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Lessons worth learning: The Indonesian model

What a difference a few thousand miles makes. I spent the summer in Indonesia, a vast and complex nation that is home to more Muslims than all Arab countries put together. When I lived there in the 1990s, covering the final years of the Suharto era, there were many parallels to the situation in the Arab world today. Suharto, a former Army general, had held power for three decades and the military still served as the guarantor of power. Opposition politics was tightly constrained. Grassroots Islamic organizations were sidelined from the political process. And the media was under siege.

The most aggressive publication in the country, the weekly magazine Tempo, was shut down in the mid-1990s and driven deep underground after reporting about a financially-questionable deal in which the then-vice president bought the entire navy of the former East Germany. The rest of the media carefully hewed the party line.[i]

Today, everything is different. In the aftermath of Suharto, there was an explosion of new independent media outlets and a journalistic free-for-all that reflected the no-holds-barred politics that replaced one-party rule. While there are today more articles in the Criminal Code that constrain journalists than in the Suharto years, and the country has yet to remove the criminal libel provisions that stifle press freedom, the media largely reports what it wants (and, in the case of the tabloid press, what it wants to make up).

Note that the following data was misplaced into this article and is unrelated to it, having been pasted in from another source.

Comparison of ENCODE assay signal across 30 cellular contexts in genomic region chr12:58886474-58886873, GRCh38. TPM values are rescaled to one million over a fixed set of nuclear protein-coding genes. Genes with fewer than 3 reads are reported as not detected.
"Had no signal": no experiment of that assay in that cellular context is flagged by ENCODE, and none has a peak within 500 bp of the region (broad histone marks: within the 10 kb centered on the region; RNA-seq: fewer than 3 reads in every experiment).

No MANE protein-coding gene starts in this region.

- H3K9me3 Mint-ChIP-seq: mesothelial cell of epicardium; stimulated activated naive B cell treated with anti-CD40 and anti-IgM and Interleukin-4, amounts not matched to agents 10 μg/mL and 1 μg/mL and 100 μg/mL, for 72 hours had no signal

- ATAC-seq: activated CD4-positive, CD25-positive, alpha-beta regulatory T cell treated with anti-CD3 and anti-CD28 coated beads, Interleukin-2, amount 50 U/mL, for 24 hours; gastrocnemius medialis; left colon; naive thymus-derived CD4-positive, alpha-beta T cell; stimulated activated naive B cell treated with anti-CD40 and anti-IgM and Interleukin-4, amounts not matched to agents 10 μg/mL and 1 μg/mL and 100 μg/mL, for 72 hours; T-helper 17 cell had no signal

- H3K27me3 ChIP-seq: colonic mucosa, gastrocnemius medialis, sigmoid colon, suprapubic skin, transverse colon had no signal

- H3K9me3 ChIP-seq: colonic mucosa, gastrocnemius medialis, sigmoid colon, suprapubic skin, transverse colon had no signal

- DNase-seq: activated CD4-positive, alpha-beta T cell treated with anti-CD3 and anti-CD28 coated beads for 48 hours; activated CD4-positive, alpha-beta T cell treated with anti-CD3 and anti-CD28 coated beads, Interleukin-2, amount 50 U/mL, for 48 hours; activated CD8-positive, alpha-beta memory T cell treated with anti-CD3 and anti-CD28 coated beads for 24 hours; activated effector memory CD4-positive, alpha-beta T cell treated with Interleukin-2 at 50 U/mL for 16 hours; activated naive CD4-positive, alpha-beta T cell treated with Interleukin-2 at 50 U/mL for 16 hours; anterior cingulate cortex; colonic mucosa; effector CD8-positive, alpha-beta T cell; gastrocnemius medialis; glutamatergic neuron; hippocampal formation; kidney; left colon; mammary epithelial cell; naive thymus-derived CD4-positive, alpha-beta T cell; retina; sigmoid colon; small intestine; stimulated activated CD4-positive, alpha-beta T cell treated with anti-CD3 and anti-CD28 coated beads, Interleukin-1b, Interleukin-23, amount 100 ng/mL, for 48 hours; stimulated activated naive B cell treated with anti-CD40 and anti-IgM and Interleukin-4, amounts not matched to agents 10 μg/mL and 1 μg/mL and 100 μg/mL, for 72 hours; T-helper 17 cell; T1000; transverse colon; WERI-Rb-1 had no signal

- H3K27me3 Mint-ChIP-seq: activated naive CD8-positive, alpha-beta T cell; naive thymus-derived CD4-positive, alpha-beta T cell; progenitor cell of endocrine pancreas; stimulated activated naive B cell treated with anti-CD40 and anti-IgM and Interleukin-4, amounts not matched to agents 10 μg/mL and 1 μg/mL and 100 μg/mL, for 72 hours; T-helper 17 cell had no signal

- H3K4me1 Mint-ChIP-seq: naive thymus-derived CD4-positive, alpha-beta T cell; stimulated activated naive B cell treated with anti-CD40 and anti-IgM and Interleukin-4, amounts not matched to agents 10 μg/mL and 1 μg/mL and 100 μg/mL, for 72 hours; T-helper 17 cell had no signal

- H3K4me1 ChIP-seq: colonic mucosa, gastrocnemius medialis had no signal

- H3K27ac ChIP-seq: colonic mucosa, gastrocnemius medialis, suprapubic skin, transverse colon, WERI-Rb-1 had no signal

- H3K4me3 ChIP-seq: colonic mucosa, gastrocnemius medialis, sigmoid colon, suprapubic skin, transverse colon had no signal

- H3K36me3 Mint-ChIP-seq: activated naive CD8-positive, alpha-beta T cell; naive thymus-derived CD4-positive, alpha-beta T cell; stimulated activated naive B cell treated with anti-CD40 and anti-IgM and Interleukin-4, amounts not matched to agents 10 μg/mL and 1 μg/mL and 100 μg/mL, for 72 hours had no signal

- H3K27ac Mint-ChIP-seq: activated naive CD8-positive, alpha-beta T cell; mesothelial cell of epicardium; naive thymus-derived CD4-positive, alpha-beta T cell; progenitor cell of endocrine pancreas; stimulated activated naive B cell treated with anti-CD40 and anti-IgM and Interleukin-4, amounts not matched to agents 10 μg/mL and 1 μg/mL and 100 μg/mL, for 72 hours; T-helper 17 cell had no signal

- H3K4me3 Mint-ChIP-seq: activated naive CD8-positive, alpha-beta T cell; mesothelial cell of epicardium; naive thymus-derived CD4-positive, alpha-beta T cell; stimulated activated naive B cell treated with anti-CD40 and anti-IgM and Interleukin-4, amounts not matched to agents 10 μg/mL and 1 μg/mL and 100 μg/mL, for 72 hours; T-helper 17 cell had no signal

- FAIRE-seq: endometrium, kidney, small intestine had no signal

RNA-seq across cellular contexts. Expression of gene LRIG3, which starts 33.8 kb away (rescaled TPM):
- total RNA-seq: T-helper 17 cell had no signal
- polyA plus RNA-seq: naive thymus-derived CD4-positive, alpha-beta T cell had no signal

Tempo is not only back, but it has evolved into one of the nation’s most influential independent news organizations, with magazines, regional newspapers and other media properties.

It’s all a stark contrast to the Arab world.  I returned home to stories about Egypt’s proposed new Draconian press law; to have editors tell me of three “gag orders” put on the media in as many months over scandals involving powerful businessmen close to the government and the kidnapping of tourists in southern Egypt; and to an in-box filled with a grim mountain of stories about journalists around the region assassinated, detained and tortured, attacked by mobs, or, as in the case of Tunisian journalist rights campaigner Sihem Bensedrine and her editor husband, prevented from leaving the country by government thugs.